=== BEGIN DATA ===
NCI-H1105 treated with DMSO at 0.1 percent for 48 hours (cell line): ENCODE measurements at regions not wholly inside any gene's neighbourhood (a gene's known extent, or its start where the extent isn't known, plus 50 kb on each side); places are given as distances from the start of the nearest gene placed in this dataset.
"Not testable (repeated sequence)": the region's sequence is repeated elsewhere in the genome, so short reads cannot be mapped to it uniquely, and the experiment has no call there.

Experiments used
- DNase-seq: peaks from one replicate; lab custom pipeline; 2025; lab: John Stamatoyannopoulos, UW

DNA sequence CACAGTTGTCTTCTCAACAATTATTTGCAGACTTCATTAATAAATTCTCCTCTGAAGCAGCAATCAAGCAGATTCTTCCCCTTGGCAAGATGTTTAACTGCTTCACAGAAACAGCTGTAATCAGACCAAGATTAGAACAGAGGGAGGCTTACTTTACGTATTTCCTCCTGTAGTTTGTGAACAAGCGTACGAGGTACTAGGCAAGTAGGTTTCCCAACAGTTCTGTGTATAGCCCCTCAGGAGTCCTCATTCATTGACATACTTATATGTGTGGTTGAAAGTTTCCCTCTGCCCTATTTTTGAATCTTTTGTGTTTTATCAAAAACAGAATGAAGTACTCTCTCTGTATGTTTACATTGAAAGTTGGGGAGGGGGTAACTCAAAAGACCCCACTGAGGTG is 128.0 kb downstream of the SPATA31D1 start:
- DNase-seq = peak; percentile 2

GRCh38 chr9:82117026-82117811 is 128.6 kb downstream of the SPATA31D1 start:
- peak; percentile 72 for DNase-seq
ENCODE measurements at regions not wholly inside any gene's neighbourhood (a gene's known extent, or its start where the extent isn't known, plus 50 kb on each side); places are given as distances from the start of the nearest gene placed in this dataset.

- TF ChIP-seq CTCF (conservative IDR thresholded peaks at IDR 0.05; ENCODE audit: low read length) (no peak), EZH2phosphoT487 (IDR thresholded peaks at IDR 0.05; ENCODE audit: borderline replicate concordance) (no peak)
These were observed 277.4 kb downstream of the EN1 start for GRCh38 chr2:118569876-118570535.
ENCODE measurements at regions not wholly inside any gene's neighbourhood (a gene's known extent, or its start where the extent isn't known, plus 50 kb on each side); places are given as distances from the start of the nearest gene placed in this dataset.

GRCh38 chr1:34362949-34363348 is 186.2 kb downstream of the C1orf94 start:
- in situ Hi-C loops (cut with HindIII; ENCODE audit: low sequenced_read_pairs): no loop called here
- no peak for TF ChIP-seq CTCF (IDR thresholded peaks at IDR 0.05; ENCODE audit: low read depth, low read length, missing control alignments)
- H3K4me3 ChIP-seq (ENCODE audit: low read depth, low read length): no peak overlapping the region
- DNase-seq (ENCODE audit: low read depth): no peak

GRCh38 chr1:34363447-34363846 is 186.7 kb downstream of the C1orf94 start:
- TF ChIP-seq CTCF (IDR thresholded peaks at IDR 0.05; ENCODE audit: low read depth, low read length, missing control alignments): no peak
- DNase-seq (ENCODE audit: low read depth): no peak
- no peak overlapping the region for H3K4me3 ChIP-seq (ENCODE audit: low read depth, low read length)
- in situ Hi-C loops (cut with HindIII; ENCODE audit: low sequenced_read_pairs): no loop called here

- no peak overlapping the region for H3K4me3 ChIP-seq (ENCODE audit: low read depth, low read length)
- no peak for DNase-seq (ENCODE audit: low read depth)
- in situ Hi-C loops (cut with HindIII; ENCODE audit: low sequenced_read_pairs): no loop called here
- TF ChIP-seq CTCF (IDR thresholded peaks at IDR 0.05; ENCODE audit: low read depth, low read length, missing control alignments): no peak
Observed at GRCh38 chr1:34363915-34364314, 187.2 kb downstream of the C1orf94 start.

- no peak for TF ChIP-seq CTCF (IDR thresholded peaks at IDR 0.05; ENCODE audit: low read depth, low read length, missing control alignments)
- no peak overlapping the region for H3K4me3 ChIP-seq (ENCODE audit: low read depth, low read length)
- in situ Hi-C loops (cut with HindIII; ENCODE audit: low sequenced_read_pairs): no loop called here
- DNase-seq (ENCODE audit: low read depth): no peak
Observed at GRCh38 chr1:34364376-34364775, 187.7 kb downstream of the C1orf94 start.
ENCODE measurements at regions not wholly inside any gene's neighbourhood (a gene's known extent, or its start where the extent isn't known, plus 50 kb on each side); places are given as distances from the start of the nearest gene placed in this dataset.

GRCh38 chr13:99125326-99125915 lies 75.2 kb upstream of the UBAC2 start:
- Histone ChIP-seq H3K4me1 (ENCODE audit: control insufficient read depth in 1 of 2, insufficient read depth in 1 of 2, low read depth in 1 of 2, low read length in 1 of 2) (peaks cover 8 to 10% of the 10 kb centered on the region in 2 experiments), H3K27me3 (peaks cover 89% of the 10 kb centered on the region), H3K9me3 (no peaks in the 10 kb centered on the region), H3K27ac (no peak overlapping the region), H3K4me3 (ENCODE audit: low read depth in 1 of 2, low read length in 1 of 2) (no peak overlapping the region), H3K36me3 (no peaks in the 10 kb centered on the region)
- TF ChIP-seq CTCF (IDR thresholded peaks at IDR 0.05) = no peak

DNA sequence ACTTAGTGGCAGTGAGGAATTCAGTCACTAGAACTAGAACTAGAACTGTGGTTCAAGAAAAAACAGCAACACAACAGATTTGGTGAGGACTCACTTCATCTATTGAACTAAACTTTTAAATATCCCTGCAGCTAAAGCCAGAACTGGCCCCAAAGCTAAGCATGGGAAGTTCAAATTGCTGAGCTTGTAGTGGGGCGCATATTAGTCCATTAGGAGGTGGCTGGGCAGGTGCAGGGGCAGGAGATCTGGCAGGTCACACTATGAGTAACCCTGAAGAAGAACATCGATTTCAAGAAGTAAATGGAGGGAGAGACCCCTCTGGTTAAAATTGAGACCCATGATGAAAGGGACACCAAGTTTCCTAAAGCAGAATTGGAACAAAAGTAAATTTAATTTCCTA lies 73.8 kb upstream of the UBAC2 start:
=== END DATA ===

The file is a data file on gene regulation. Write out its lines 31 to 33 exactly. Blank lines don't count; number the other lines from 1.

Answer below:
- DNase-seq (ENCODE audit: low read depth): no peak
Observed at GRCh38 chr1:34364376-34364775, 187.7 kb downstream of the C1orf94 start.
ENCODE measurements at regions not wholly inside any gene's neighbourhood (a gene's known extent, or its start where the extent isn't known, plus 50 kb on each side); places are given as distances from the start of the nearest gene placed in this dataset.